Companies are increasingly being called upon to protect human rights and comply with ethical and social standards within their own company and throughout their end-to-end supply chains.
For example, the German Supply Chain Act will oblige companies with 3,000 or more employees to monitor the protection of human rights, including those of direct and indirect suppliers, and to remedy risks as of 2023. In France, the USA, and the Netherlands, there are already far-reaching rules in place, and the EU will soon issue corresponding directives.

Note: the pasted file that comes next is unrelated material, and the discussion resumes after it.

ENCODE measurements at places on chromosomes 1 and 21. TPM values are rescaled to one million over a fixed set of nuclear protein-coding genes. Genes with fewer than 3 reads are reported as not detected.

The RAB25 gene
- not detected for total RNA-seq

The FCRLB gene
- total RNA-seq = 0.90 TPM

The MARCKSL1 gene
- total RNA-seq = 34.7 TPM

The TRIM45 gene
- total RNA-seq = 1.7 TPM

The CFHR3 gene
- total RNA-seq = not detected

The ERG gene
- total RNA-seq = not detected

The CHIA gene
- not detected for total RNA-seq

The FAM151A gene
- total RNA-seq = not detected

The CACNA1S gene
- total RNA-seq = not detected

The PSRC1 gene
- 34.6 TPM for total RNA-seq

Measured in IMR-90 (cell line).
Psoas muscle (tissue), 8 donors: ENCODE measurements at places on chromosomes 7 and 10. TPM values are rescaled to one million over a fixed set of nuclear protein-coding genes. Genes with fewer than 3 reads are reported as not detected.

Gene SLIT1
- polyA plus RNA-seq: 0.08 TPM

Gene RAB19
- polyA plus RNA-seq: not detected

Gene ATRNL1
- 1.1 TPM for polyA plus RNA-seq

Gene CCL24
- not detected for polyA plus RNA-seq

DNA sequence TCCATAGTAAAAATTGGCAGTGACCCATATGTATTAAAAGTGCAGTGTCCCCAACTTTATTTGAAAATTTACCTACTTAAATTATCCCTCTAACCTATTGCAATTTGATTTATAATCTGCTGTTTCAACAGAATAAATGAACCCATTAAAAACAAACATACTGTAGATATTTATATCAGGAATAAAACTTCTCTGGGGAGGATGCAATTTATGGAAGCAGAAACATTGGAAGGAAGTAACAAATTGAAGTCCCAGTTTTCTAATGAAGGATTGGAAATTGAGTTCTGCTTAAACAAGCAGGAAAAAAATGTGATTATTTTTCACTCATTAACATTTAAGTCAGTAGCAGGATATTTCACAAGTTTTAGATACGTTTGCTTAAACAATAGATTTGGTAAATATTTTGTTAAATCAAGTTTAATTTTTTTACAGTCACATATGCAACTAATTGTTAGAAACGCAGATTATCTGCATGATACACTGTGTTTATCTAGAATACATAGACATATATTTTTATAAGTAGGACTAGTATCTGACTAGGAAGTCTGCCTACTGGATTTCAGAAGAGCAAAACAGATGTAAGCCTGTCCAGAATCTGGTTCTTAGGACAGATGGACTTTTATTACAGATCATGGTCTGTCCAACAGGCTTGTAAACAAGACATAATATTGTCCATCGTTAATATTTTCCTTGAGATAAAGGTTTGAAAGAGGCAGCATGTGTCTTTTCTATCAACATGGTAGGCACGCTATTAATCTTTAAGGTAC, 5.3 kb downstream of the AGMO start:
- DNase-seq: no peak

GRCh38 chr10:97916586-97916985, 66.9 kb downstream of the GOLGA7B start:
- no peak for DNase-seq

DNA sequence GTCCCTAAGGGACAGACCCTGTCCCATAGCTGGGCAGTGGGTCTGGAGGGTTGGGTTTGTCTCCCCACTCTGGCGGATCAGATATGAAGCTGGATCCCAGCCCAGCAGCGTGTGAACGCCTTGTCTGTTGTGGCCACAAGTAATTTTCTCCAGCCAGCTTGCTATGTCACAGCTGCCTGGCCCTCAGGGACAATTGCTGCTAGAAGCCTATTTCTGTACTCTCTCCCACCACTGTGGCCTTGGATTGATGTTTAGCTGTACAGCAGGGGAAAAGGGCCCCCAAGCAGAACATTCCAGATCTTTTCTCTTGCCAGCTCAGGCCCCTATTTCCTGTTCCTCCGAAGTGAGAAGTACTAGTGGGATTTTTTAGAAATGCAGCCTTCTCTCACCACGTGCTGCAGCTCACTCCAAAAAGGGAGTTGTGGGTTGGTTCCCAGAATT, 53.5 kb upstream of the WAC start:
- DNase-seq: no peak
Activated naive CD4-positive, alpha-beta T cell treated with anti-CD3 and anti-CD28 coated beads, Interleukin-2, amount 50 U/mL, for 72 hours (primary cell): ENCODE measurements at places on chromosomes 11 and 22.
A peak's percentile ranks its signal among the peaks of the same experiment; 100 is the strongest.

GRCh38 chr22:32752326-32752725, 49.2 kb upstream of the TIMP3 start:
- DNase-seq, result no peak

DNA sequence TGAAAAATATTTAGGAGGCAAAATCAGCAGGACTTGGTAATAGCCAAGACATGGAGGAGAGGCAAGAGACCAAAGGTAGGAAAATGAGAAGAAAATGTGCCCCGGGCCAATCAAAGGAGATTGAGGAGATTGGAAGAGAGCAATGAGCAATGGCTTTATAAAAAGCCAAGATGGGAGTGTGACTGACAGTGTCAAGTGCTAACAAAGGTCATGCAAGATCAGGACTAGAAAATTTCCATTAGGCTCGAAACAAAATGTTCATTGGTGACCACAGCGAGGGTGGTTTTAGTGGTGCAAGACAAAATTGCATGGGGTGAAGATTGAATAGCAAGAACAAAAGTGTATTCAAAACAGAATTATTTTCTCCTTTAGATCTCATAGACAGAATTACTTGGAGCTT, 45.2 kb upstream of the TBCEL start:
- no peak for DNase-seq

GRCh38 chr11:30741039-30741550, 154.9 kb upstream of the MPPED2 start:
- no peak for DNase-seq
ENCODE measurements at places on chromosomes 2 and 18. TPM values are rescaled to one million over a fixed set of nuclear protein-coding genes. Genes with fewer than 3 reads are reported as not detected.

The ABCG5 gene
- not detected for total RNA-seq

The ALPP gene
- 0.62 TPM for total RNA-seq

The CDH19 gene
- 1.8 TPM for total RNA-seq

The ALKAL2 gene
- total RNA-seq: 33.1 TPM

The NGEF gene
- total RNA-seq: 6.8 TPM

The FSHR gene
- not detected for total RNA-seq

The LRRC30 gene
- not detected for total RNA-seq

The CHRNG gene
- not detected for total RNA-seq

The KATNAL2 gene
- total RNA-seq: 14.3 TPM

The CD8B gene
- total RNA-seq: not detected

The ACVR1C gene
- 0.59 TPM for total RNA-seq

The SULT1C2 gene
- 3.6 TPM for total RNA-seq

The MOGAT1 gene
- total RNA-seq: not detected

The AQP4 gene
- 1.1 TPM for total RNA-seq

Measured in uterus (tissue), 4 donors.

In short, the anchoring of human rights and sustainability goals are taking place systematically. This is where social compliance management comes in. Many companies have already voluntarily taken measures and implemented social compliance management, not only to meet the legally prescribed rules, but also to satisfy consumers who are increasingly concerned with human rights and justice. Companies that act when it is too late or when human rights abuses are exposed often suffer large losses in income.